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SAE J1939: solid communication in commercial vehicles

The J1939 protocol comes from the international Society of Automotive Engineers (SAE) and works on the physical layer with CAN-highspeed according to ISO11898. The application focus is on the power trains and chassis of commercial vehicles. The protocol is used in heavy vehicles for on-street and off-road operations (construction machines). Related to J1939 are the ISOBUS according to ISO11783 for agricultural machines, NMEA2000 for maritime use, and the ISO 11992 truck & trailer interface. Similarly, the FMS standard is based on J1939 communication.

J1939 is a multimaster system with decentralized network management without channel-based communication. It supports up to 254 logical nodes and 30 physical ECUs per segment. The information is described as parameters (signals) and combined on 4 data pages in parameter groups (PGs). Each parameter group can be identified via a unique number, the parameter group number (PGN). Irrespective of this, each signal is assigned a unique SPN (suspect parameter number).

The majority of the communication usually occurs cyclically and can be received by all ECUs without explicit request of data (broadcast). In addition, the parameter groups are optimized to a length of 8 data bytes. This enables very efficient use of the CAN protocol. Particular information such as configuration data or diagnostic data can be exchanged exclusively between two ECUs (peer-to-peer). The specification of the communication, broadcast or peer-to-peer, is a property of the parameter group used. Thus, in addition to the definition of which parameters are transmitted, the transmission type also depends on the parameter group.

If larger data quantities must be transmitted, transport protocols (TPs) are used: BAM (Broadcast Announce Message) and CMDT (Connection Mode Data Transfer). With BAM TP, the transmission of the data occurs via broadcast. There is no control data flow (handshake) between the sender and receiver. With CMDT TP, the data is exchanged between precisely two ECUs. In case of error, the control data flow that takes place here allows a restarting of communication without a complete repetition of the data transmission. In addition, the CMDT TP allows a receive confirmation of the data by the receiver.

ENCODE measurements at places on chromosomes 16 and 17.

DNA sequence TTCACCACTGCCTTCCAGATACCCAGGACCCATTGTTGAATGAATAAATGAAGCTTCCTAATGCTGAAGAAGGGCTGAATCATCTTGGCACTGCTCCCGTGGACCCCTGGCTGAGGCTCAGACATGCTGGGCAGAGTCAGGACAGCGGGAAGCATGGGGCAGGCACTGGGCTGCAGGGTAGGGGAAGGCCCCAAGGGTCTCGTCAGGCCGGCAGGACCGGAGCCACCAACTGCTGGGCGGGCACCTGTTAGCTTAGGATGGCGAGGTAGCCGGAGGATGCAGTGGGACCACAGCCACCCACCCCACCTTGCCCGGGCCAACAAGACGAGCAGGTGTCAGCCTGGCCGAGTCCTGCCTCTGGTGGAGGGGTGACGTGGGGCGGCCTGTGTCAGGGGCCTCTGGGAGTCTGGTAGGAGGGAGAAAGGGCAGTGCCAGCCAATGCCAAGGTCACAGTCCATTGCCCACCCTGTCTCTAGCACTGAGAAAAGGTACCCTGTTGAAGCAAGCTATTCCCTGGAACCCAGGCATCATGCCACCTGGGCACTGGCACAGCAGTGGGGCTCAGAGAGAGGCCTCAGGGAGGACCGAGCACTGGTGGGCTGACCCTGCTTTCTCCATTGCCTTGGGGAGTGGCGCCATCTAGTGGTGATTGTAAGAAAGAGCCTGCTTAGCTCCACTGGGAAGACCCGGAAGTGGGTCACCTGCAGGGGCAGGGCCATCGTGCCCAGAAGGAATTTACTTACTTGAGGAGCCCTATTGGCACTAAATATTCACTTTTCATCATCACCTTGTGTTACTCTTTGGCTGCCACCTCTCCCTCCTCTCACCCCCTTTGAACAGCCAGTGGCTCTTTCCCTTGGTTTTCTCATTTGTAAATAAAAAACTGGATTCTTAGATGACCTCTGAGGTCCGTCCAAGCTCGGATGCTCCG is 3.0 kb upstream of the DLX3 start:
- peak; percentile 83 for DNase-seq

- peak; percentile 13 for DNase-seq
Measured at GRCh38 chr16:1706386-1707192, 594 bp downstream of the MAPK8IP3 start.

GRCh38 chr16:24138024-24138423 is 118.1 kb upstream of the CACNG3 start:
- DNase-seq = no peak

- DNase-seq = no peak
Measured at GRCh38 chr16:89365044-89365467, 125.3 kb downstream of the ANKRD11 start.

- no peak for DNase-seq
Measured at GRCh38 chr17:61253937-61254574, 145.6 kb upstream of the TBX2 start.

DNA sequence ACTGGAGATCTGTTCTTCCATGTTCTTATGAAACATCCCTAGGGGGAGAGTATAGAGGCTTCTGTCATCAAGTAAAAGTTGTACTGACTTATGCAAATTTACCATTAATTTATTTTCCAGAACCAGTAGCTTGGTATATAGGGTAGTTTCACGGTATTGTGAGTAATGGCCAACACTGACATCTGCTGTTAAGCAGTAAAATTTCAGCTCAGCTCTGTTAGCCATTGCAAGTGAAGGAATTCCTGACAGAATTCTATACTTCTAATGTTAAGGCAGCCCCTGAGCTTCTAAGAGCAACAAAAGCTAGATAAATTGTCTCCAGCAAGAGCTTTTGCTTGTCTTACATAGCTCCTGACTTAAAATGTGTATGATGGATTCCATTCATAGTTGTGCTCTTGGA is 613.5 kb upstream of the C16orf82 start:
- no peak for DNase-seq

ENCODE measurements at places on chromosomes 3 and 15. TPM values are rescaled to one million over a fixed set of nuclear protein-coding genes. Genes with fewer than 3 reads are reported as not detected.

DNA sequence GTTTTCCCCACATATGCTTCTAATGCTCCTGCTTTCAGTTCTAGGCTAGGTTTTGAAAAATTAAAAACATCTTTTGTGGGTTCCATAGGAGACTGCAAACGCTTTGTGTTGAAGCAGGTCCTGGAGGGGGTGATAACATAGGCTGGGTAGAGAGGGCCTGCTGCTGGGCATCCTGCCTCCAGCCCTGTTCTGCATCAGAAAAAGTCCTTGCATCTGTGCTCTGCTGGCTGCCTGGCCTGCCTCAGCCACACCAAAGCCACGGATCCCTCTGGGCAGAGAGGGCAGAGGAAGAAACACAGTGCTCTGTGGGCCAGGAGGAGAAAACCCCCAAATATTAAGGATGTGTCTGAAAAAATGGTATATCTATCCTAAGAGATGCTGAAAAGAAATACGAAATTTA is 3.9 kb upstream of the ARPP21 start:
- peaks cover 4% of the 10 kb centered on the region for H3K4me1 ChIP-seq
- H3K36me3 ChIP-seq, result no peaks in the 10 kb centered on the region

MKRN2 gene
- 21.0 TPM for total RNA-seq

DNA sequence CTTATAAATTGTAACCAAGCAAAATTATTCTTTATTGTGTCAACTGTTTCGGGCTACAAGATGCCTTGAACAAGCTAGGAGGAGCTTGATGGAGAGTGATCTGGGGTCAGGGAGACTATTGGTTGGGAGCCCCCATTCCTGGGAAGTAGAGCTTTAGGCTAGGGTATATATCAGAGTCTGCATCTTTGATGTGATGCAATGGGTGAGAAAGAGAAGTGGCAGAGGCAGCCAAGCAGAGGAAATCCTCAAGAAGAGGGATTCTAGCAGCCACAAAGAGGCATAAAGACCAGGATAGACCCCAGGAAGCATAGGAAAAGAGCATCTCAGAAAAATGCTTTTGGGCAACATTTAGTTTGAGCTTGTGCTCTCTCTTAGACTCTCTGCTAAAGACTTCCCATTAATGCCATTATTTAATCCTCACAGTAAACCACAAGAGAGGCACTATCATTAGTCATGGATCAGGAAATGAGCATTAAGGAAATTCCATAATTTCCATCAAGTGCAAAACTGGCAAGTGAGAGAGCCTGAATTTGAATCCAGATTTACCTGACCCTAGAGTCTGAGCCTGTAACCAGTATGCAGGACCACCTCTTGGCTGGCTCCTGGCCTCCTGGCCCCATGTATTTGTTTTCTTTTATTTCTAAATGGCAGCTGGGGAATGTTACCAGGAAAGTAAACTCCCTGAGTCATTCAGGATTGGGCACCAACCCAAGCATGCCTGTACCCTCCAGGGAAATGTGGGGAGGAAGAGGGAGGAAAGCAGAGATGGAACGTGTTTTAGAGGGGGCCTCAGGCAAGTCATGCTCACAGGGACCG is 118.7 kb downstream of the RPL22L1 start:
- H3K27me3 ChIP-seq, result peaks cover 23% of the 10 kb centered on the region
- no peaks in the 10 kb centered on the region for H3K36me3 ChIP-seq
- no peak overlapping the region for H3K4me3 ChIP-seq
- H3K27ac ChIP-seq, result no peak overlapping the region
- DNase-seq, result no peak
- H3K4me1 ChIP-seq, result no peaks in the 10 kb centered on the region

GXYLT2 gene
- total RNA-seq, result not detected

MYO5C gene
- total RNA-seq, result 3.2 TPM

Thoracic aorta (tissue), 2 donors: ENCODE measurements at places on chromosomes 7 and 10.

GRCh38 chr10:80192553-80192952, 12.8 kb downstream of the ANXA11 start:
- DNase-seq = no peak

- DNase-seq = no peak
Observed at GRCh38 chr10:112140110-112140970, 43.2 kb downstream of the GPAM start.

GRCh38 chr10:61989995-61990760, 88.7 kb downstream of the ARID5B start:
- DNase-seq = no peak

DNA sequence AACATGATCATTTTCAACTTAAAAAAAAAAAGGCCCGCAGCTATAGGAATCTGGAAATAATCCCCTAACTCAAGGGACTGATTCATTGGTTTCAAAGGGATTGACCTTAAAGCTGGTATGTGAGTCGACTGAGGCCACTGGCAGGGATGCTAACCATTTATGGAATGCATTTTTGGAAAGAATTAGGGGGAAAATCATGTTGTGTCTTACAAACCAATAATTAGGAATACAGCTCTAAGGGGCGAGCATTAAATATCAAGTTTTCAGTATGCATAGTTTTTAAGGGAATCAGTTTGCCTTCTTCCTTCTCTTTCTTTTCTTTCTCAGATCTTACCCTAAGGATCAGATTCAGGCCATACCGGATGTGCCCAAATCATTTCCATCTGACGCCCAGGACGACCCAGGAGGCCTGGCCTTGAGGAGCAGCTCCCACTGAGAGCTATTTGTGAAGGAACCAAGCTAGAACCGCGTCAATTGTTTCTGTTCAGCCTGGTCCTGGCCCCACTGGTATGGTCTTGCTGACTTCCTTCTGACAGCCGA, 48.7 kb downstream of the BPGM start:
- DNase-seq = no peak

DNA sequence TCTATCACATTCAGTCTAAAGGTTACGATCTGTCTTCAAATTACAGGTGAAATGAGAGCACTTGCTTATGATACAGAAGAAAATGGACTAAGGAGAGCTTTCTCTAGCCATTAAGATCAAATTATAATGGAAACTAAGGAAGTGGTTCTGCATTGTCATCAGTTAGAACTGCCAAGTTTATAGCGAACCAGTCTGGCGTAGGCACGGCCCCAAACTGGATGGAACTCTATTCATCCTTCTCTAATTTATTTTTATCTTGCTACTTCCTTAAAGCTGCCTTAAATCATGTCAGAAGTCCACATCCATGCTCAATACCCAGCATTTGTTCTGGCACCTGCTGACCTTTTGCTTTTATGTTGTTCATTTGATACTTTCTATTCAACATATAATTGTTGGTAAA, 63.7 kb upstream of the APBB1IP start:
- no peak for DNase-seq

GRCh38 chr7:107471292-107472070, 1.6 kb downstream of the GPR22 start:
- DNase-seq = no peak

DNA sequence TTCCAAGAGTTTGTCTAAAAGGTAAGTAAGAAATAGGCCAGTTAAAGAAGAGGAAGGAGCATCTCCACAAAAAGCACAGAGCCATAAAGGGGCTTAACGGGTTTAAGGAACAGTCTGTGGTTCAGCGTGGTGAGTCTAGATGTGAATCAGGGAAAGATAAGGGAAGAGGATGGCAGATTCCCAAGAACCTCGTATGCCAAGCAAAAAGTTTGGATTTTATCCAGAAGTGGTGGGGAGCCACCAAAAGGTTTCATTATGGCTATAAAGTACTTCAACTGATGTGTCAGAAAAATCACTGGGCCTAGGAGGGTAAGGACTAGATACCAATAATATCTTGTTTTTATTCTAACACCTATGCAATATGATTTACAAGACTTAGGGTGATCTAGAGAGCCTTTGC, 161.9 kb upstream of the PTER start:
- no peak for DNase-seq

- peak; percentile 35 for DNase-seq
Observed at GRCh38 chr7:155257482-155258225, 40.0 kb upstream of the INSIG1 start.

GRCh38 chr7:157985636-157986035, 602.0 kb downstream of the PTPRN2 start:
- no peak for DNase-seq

So that peer-to-peer communication is possible on a CAN network, each ECU must be assigned a unique address in the range from 0 to 253. To avoid the mistaken occurrence during operation of two ECUs with the same address, a clever strategy is required – the network management (NM). With J1939, the NM is organized decentrally. That is, each ECU must implement a minimum functionality of the NM. The tasks of the NM are:
  • Resolution of address conflicts (minimum requirement)
  • Ongoing check as to whether ECU addresses are assigned in duplicate on a network (minimum requirement)
  • Change of the ECU addresses at runtime
  • Unique identification of an ECU with the help of a name that is unique worldwide
  • This name also serves to identify which functionality an ECU has on the network
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